We like that people who are dying a horrific death have the freedom to choose to end their own lives (as long as the rules are followed) but doctors still have the right to not want to participate in euthanasia. Every doctor has the freedom to choose whether or not they want to perform the medical procedure that is euthanasia.

    But what is imperative here is that we would not let an animal suffer a horrendously painful death, than who are we to deny someone who is fully capable to make an informed decision, a humane end to their life if they should choose to.

    My grandfather died through euthanasia when it was not regulated in the Netherlands. The doctors over-medicated him with morphine. He was in the final stages of lung cancer. A disease that was made worse with his miners lungs. He had worked most of his adult life in the dutch coal mines and his lungs were shot before he was 50. When he contracted lung cancer he quickly deteriorated and the strong willed and independent man that he had been all of his life was so weak that slime was polling in his lungs and the nurses had to palpitate his chest so that he was not suffocating too badly from it. He was so weak that he was unable to cough anymore. His legs had diminished to where his upper legs were smaller in diameter than my wrist. He was barely able to sit let alone stand anymore and he was weakening daily. His greatest fear was that he was going to suffocate to death. In the end, on his own request, he was given a larger than normal dose of painkilling morphine. His body was unable to handle that larger dose and he died peacefully in his sleep. He died after having said his goodbye's and with what pride he had left in him. We were all sad to have lost him, but all of us were happy that his suffering had ended.

    Now, like him, everybody in the country has the right to decide to die when they are dying and they feel it is time. Most will wait until the last moment and even more will never choose euthanasia. But if they wanted to, they had the choice to make that decision.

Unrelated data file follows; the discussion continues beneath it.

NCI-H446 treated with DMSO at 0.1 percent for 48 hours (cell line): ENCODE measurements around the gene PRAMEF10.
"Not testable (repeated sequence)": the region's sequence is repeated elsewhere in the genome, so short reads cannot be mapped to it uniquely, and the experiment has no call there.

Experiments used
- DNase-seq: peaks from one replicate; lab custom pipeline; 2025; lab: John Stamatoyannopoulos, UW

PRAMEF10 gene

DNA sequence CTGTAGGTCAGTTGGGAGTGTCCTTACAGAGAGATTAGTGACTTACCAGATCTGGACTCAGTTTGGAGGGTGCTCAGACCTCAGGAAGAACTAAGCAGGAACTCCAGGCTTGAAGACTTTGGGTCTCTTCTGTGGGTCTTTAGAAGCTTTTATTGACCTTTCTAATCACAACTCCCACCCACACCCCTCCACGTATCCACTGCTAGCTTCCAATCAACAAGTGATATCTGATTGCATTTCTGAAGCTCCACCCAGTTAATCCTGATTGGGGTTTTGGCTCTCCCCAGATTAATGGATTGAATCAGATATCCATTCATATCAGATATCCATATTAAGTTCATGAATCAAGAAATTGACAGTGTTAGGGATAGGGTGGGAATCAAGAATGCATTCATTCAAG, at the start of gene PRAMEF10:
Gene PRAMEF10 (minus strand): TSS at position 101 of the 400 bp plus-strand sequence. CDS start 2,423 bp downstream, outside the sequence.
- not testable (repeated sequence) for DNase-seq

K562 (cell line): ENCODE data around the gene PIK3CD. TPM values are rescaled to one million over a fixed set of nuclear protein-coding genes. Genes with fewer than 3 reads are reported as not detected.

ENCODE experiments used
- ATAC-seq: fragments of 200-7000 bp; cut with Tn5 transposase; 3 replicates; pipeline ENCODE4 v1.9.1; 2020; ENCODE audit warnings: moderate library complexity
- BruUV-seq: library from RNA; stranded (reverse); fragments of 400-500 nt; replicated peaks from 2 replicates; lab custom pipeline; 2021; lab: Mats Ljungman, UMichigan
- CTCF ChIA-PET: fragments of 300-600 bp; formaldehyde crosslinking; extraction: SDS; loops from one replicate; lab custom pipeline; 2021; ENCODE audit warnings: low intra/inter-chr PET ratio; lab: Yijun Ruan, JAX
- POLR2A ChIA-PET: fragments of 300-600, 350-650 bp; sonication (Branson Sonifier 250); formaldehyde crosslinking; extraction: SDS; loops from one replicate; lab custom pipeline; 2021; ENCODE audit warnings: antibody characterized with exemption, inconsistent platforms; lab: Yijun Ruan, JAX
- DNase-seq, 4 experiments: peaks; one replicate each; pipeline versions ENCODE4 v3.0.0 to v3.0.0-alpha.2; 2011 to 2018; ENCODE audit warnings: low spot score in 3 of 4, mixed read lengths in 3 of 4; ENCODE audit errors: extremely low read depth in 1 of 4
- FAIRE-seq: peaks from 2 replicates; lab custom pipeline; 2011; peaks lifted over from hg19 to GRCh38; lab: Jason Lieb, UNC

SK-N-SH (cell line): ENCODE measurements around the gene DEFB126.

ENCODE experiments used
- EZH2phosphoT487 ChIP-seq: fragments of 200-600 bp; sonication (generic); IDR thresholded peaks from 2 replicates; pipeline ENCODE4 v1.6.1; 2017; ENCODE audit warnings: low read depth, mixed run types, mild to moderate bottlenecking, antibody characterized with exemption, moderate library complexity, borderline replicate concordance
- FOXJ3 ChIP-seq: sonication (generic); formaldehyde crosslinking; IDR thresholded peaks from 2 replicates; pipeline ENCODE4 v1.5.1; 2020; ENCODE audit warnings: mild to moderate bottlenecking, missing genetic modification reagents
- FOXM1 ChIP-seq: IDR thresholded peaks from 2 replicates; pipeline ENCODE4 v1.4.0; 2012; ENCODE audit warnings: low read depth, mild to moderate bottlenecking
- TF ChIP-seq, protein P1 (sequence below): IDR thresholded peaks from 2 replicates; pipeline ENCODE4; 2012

I understand what you're saying and it's a good point: one's ownership over his own body is greater than his ownership over his property, therefore the government has less right to regulate what you do with your body than it does to take your property.

    I also appreciate the story about your grandfather, I'm sorry to hear that he passed away, but it is interesting to hear how euthanasia is perceived in a country where it is legal.

    In America, we do legislate what you can and can't do with your own body, although, as you can see, it's a hotly contested point of debate. You have some Americans who draw the line at the same place you do, to say that you have complete ownership of your body but the government can pillage your possessions as they see fit. You have other Americans who see their possessions as an extension of themselves, and think the government have no more right to take their land or their home than they do to take their toe or your hand. Then you have people like me, who believe the greater good is what counts no matter what.

    I think there are merits to all points of view. I arrived at mine after a lot of reading and traveling, but I am sure I will change my mind on things several more times before my time is up.

  10. #220
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    Re: Are you pro life or pro choice?

    Quote Originally Posted by Peter King View Post
    But it is not the killing of babies that happens with abortion. If babies are killed abortion doctors are prosecuted immediately. You cannot compare a baby to an embryo of 1 inch or less. You can live your whole life in the happy circumstance that you did not have an abortion but it is for every individual themselves to make such a choice early in the pregnancy, not yours or mine.

    All you can do is provide good alternatives to abortion, enforce waiting time. provide affordable birth control and provide good sex education. The rest is up to the conscience of every person him or herself.

    All of that is of course as long as they follow the law (with the number of weeks of pregnancy until which abortion is allowed).
    New technology says your wrong my friend.
    "God Bless Our Troops in Harms Way."